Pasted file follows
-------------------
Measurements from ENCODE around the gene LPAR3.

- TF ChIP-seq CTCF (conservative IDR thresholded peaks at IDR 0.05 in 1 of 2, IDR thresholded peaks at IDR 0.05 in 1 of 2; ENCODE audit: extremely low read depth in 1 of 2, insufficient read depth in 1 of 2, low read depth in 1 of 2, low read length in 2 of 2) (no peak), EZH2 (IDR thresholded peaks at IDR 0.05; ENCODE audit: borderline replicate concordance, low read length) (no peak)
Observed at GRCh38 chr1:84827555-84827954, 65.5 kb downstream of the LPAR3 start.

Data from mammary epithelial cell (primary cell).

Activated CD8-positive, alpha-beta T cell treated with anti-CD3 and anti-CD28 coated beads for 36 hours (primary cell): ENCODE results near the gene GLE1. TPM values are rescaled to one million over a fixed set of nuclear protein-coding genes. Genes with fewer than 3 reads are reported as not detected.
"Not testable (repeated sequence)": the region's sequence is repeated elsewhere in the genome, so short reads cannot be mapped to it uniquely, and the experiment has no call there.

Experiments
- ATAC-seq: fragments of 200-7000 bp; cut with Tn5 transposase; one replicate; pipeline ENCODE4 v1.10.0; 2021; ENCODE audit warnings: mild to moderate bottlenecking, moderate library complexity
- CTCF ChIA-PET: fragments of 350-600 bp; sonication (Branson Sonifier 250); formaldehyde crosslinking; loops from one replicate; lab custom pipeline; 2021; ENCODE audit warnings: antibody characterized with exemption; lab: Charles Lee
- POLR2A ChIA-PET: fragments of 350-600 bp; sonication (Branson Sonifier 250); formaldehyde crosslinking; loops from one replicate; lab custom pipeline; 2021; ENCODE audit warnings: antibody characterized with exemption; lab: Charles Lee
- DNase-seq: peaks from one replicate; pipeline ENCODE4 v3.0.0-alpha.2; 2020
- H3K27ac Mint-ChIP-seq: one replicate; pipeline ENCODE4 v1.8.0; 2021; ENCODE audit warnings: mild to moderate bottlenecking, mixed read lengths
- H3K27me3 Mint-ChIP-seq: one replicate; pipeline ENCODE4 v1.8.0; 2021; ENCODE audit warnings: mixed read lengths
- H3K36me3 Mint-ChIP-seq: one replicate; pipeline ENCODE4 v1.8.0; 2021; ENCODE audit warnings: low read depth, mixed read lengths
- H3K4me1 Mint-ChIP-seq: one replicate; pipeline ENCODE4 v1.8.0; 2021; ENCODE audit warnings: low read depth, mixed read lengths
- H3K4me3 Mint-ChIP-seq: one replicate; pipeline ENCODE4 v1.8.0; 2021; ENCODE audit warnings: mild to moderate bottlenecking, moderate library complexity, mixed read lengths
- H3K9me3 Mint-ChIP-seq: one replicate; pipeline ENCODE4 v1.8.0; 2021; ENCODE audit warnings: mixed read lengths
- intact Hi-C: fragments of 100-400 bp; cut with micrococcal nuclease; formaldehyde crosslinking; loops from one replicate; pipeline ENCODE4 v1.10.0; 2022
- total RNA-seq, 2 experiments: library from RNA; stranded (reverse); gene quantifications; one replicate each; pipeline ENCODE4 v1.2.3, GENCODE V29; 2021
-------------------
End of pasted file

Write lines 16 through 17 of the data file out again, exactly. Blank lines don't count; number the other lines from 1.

- H3K4me3 Mint-ChIP-seq: one replicate; pipeline ENCODE4 v1.8.0; 2021; ENCODE audit warnings: mild to moderate bottlenecking, moderate library complexity, mixed read lengths
- H3K9me3 Mint-ChIP-seq: one replicate; pipeline ENCODE4 v1.8.0; 2021; ENCODE audit warnings: mixed read lengths